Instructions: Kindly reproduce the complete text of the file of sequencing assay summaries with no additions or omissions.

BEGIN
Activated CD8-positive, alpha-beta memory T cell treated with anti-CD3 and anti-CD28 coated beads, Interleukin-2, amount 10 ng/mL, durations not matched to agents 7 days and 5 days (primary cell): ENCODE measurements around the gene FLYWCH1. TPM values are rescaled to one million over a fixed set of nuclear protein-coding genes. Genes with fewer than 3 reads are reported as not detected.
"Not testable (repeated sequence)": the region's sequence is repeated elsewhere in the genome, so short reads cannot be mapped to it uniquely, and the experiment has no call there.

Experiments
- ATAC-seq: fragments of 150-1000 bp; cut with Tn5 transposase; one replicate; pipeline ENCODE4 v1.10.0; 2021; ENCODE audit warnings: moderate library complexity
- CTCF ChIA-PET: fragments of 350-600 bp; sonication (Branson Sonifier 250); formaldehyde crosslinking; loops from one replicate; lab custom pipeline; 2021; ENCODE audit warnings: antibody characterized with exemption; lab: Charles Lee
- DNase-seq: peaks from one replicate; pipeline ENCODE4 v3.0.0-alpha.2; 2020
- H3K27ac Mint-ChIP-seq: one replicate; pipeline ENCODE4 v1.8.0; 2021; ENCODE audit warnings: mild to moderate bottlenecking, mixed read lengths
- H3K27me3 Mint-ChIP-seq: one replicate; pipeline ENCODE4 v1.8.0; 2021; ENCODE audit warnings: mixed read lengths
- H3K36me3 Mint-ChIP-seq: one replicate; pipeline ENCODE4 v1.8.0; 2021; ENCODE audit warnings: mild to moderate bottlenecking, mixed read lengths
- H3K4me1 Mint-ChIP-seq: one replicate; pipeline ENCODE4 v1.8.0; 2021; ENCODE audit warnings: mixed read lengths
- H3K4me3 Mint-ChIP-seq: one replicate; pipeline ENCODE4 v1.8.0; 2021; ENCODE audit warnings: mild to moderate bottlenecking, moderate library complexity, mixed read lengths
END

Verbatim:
Activated CD8-positive, alpha-beta memory T cell treated with anti-CD3 and anti-CD28 coated beads, Interleukin-2, amount 10 ng/mL, durations not matched to agents 7 days and 5 days (primary cell): ENCODE measurements around the gene FLYWCH1. TPM values are rescaled to one million over a fixed set of nuclear protein-coding genes. Genes with fewer than 3 reads are reported as not detected.
"Not testable (repeated sequence)": the region's sequence is repeated elsewhere in the genome, so short reads cannot be mapped to it uniquely, and the experiment has no call there.

Experiments
- ATAC-seq: fragments of 150-1000 bp; cut with Tn5 transposase; one replicate; pipeline ENCODE4 v1.10.0; 2021; ENCODE audit warnings: moderate library complexity
- CTCF ChIA-PET: fragments of 350-600 bp; sonication (Branson Sonifier 250); formaldehyde crosslinking; loops from one replicate; lab custom pipeline; 2021; ENCODE audit warnings: antibody characterized with exemption; lab: Charles Lee
- DNase-seq: peaks from one replicate; pipeline ENCODE4 v3.0.0-alpha.2; 2020
- H3K27ac Mint-ChIP-seq: one replicate; pipeline ENCODE4 v1.8.0; 2021; ENCODE audit warnings: mild to moderate bottlenecking, mixed read lengths
- H3K27me3 Mint-ChIP-seq: one replicate; pipeline ENCODE4 v1.8.0; 2021; ENCODE audit warnings: mixed read lengths
- H3K36me3 Mint-ChIP-seq: one replicate; pipeline ENCODE4 v1.8.0; 2021; ENCODE audit warnings: mild to moderate bottlenecking, mixed read lengths
- H3K4me1 Mint-ChIP-seq: one replicate; pipeline ENCODE4 v1.8.0; 2021; ENCODE audit warnings: mixed read lengths
- H3K4me3 Mint-ChIP-seq: one replicate; pipeline ENCODE4 v1.8.0; 2021; ENCODE audit warnings: mild to moderate bottlenecking, moderate library complexity, mixed read lengths